Youth urged to emulate Class of ‘76

Sunday, June 26, 2016

By Zusiphe Mtirara

Cape Town - Justice and Correctional Services Minister Michael Masutha has urged young people to learn from the Class of 1976 who gave up their lives to ensure a future free of the shackles of apartheid.

“It is incumbent on the current generations, especially young people, to learn from the best and take up matters of struggle and social justice in general into their hearts,” he said.

The Minister said the youth of 1976 had a vision of a society free of apartheid, inequality, poverty, unemployment, debilitating violent crime, and underdevelopment.

This month marks the 40th anniversary of the historic 16 June 1976 Soweto uprising, where students united in the fight against an oppressive education system. Hundreds of students and young people were brutally killed by the apartheid security forces, while many were injured, imprisoned and tortured.

Minister Masutha on Saturday interacted with young people during a Correctional Youth Summit in Khayelitsha.

The imbizo is part of a series of Youth Summits being held across the country to discover new ways of improving the potential and energies of young people and to divert them from crime and offending behaviour.

“We have rolled out these Correctional Imbizo's not only to share opportunities but also to urge young people to engage in bringing more innovative solutions to address their plight.

“There are numerous state entities that provide platforms and support services for young people including the National Youth Development Agency (NYDA), Small Business Development Department, Labour Department and even Correctional Services,” he said.

The Minister said government understands that many of the young people who commit crimes are from poor backgrounds, are illiterate and have little or no skills.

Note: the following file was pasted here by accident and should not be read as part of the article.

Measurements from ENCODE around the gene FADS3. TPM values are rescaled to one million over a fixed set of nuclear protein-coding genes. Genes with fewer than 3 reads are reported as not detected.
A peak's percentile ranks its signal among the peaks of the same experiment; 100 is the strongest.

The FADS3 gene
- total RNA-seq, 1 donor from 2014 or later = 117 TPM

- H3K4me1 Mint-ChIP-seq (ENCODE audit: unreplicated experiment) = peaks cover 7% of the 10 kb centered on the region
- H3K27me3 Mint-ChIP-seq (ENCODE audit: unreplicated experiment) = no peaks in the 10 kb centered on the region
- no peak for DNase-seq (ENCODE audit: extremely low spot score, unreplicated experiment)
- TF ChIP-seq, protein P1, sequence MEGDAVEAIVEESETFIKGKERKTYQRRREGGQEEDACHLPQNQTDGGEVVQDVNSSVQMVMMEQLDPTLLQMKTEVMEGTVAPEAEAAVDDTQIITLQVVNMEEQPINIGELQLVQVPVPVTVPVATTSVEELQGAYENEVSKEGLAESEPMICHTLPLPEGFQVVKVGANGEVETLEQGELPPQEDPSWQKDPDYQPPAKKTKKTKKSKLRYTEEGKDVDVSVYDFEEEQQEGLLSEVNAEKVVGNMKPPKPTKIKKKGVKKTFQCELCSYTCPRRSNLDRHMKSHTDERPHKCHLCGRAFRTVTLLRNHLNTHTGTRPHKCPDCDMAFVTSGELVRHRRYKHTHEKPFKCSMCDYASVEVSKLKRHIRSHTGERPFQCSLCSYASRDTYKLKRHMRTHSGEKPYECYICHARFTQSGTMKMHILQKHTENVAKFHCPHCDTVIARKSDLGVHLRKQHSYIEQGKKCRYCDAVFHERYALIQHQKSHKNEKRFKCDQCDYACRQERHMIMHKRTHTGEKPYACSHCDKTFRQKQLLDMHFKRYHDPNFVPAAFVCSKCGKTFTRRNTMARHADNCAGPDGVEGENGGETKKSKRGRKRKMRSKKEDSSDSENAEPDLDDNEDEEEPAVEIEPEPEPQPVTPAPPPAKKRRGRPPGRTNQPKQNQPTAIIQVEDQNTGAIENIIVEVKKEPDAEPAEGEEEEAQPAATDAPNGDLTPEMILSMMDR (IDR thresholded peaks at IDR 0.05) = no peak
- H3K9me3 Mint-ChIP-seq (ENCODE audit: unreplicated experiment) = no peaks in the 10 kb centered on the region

“The approach we have adopted, of opening up our correctional centres for skills development of unemployed and poverty stricken young people in communities surrounding our centres, requires the business sector to buy-in to improve both the reach and impact of our interventions.

“Over the past three years, Correctional Services has invested over 50 million to recapitalise its agricultural production sites, workshops, learning centres and factories, in order to improve offender access to quality training and exposure to technical skills.”

He said these skills include motor mechanic, electrical engineering, farming, food production, wood works, clothes manufacturing, as well as entrenching a work ethic.

“We have witnessed growing outputs including an increase in artisans qualifying in various technical fields. We are on a mission to broaden this access, not only to more offenders, but to young people at risk of committing crime in adjacent communities,” said the Minister.

He called on communities, businesses and parastatals to give offenders who are willing to change a second chance.

“We no longer run a department of prisons to throw offenders in dark cells. If they are prepared to change and become better citizens, give them a helping hand,” urged the Minister. –

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